Bill Graham and I are both Capricorns, both left-handed, both Jewish, both lovable, warm people.
—Judi Land, senior salesgirl at the Fillmore West concession stand
Like many people whose faces resemble caricatures or, perhaps, masks, Bill Graham appears almost too familiar upon first live encounter, a bit too close to the news photo version. Unnerving. At least that’s how it seemed June 29th, the night of the last Fillmore West in-house basketball game, audition and surprise jam. Though wearing an official purple Fillmore West jersey and matching trunks, Graham was instantly recognizable from his famous cartoon features — the terrifying arched eyebrows, the reptilian lines connecting his larger-than-life nose and mouth. It’s one of those high-contrast faces that can be xeroxed with amazing accuracy. Try it.
His reputation, too, is something of a caricature, a legend of immoderate energy and temperament, and this also made him recognizable that Tuesday night as he dribbled, coached and hollered up and down the strangely bright Fillmore West basketball court.
To Graham, a man of excellent form for 40 years, nothing is “just a game.” Someone mentioned the phrase to him at a basketball game two years ago and he bellowed, “Are you outa your fucking mind? Why play if you’re gonna lose?” That seems to be his creed and the creed he expects his employees to follow. Which presented kind of a problem Tuesday night, with one team of Graham people pitted against another — Fillmore West versus FM Productions. Tensions were so high, the score so close, there were three in-house altercations in the last five minutes of the game. Somebody threatened a referee, one player decked another, then the father of the decked came out swinging. Graham had to call time and embrace the enraged father. “Come on, Leroy,” he pleaded; “please, Leroy; please, Leroy.”
Right then a tall black kid who’d been watching from the side of the court yelled something, and Graham, furious, threw him out. “Get out of the fucking building!” is the way he put it.
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“You play dirty, you motherfucker,” replied the kid, gradually walking backwards as Graham approached. “I paid my dues, cunt,” said Graham, “did you?” The kid grew defiant, but kept walking backwards. “Are you tryin’ me? Are you tryin’ me?” Graham answered with forced politeness. “Please leave this building.”
There was the usual assortment of security guards and doormen present, but typically, Graham insisted on finishing the job himself. (He recently told John Greenwald of the Daily Cal, “… it’s my candy store. I keep my hours. I have eggs when I want to. I have a Zimburger when I want to. I play with the microphone when I want to. And I leave the building when I want to.”) Insisted on personally backing the kid all the way down that wide, red-carpeted flight of stairs, past the peeling red and gold wallpaper and bathroom-like wall lights, through the lobby and out the front door, as the kid desperately sought a sympathetic audience.
“I’ll beat your fucking ass!”
“Please leave the building.”
“Bill Graham sucks pussy, you fucking little bitch!”
“Please leave the building.”
And so, as curious drivers cruised slowly by, the two made their way down Market to Van Ness — the tall kid stumbling backwards, Bill Graham closing in, scoring a few last points in his tennies and purple basketball outfit — barking, cunting and bitching at each other halfway down the block. Then, just as abruptly, Graham returned to the building, walked under that mural-sized Mark Twain quote at the ballroom entrance (“Loyalty to petrified opinion never yet broke a chain or freed a human soul in this world and never will”), signaled time in, clapped his hands and shouted, “Keep it moving. Keep it moving.”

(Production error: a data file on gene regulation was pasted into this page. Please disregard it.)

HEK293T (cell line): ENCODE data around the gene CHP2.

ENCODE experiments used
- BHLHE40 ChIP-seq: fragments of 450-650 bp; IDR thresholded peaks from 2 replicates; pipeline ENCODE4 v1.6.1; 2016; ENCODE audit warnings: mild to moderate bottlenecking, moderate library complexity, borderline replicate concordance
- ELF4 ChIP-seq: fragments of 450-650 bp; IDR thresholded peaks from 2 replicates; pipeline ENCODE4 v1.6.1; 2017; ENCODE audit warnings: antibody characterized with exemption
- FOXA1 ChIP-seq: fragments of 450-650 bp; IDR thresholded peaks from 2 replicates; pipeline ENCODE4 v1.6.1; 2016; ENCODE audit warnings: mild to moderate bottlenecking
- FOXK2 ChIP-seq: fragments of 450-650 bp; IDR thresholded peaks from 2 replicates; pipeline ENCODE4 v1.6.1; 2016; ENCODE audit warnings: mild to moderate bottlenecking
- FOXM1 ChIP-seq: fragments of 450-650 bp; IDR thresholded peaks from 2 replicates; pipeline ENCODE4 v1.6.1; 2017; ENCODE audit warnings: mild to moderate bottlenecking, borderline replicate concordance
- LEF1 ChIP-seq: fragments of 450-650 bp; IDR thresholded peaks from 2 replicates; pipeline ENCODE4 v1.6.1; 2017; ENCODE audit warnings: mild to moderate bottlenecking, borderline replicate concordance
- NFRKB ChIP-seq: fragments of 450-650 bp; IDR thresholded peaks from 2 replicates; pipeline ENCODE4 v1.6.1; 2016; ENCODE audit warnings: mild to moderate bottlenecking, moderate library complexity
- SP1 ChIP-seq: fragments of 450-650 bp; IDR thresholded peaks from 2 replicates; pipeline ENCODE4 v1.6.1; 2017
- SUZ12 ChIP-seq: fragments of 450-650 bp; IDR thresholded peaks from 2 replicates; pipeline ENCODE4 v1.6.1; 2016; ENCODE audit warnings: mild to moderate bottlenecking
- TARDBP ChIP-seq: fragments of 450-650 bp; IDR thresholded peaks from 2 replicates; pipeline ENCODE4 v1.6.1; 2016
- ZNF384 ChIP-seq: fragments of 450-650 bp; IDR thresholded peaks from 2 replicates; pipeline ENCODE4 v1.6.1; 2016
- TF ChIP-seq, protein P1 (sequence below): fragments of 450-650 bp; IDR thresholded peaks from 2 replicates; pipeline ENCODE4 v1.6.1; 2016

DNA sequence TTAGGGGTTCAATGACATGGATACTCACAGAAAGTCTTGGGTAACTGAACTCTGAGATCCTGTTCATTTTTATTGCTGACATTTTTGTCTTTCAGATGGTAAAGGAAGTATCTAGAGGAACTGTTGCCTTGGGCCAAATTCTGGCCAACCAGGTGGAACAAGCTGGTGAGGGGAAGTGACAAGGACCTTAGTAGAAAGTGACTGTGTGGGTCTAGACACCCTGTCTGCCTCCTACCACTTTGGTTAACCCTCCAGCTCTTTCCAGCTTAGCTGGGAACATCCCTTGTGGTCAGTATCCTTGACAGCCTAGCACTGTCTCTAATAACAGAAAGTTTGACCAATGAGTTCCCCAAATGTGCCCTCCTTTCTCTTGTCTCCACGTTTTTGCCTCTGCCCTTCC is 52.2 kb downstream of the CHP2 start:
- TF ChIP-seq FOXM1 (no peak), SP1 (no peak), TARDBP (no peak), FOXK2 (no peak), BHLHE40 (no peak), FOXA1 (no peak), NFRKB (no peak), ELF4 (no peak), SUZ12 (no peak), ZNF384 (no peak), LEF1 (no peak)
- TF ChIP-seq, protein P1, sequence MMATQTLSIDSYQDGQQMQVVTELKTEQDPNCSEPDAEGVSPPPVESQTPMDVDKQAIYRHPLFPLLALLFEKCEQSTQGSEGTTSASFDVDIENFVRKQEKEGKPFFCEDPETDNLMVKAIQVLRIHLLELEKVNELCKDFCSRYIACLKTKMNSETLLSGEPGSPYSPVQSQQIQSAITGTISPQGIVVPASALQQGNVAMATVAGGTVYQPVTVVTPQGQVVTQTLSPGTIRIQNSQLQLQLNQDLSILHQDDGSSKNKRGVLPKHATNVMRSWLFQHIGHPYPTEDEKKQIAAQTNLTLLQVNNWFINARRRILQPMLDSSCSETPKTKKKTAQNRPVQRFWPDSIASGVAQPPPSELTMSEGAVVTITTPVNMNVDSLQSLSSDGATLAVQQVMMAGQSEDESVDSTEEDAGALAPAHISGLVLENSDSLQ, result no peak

Graham’s team, Fillmore West, won 60-58.
* * *
“This town has never stopped rapping an honest businessman for four fucking years. I leave here very sad … I may be copping out, but your attitudes have driven me to my decision.”
That’s how Bill Graham bitterly announced the closing of the Fillmore West and his decision to get out of San Francisco rock. At least, that’s how he announced it in 1969, in September. Graham took control of the aging dance-band ballroom almost exactly three years ago, and for the last two of those three years — with his own peculiar style of fire-sale promotion — he has been announcing its closing.
To be sure, there have been real threats. Howard Johnson’s bought the property in April 1969, and has been toying with its future ever since. However Graham’s profit-loss statements for the last two years balance out, they most certainly don’t compare with the previous four that included his rocket to stardom at the Old Fillmore. But Graham never announces anything short and simply; he’s a master producer, with the ability to turn the most routine business news into a master production. After the first Howard Johnson threat, he announced he hadn’t made up his mind yet whether or not to fight it — hardly headline news. But with Graham’s Wagnerian touch, it became the Parable of the Sand Castle.
“The 17th sand castle you build is a masterpiece,” he said after relating the terrible wet fate of the first 16. “It’s the most beautiful sand castle you can conceive. And you build it far off the beach where the waves can’t get at it. And so a flood comes and wipes it out.” Then he quickly moved to the mountain metaphor. “Look, when circumstances put you on the top of the mountain, and you got a whole industry — a whole fucking industry — trying to pull you off … well, no motherfucker is gonna do that to me.”
That was in May 1969.
Thus, when in May 1971, he finally decided to really close the Fillmore East, to really close the Fillmore West, to really — well, eventually — retire from concert production, he faced the problem of convincing everyone he wasn’t just crying Wolfgang again. How he accomplished it proved once again that Graham is both one of the great producers and one of the great media manipulators of our time.